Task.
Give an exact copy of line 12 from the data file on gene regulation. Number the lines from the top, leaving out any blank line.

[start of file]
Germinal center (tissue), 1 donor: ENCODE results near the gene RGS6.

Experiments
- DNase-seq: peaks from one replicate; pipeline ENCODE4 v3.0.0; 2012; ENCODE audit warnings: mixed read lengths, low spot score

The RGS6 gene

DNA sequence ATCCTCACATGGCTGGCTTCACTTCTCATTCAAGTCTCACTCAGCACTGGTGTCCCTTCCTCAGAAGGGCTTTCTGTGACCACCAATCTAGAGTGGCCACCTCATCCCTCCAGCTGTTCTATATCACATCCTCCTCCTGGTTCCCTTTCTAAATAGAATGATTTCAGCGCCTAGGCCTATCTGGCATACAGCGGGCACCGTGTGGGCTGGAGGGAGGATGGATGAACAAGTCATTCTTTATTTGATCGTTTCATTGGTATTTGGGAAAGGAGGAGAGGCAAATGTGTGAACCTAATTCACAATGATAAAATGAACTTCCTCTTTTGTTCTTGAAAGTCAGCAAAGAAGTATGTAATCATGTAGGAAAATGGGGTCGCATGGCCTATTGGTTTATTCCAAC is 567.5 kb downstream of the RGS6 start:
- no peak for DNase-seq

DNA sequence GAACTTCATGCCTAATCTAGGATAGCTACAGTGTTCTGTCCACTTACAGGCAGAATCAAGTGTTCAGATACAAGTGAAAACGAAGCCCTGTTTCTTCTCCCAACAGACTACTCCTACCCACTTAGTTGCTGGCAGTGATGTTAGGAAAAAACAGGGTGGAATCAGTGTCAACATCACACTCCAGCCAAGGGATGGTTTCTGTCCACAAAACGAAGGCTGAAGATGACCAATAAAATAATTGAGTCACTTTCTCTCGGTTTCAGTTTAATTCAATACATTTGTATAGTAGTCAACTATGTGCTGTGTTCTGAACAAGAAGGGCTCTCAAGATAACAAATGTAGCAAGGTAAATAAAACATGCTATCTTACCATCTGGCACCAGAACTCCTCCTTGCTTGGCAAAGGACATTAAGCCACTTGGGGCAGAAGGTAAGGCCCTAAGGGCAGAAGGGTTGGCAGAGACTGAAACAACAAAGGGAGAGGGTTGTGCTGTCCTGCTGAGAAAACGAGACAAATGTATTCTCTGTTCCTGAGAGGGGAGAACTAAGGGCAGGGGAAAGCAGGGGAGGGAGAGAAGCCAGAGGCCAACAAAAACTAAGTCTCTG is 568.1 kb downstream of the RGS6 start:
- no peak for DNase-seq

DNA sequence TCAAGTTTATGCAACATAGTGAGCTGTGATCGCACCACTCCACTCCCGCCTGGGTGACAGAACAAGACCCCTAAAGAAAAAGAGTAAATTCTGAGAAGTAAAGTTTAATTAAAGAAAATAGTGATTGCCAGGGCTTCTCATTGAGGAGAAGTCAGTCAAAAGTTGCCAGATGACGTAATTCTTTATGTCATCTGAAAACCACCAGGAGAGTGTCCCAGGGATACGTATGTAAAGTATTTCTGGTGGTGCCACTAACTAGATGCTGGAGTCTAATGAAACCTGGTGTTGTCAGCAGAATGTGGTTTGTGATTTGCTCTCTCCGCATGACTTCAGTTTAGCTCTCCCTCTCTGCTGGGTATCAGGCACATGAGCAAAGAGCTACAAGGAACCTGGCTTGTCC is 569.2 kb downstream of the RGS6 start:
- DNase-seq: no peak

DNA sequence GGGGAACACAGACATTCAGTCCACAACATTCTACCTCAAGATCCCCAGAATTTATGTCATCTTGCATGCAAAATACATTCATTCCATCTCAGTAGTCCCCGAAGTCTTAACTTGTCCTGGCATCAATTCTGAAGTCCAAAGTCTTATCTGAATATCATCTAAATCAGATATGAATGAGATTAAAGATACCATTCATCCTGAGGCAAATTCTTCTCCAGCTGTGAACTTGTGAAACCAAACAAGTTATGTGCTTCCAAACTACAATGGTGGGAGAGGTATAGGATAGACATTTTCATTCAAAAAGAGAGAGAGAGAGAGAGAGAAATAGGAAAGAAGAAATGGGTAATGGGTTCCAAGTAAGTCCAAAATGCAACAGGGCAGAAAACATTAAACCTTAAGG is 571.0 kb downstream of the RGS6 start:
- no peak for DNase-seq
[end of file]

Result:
- no peak for DNase-seq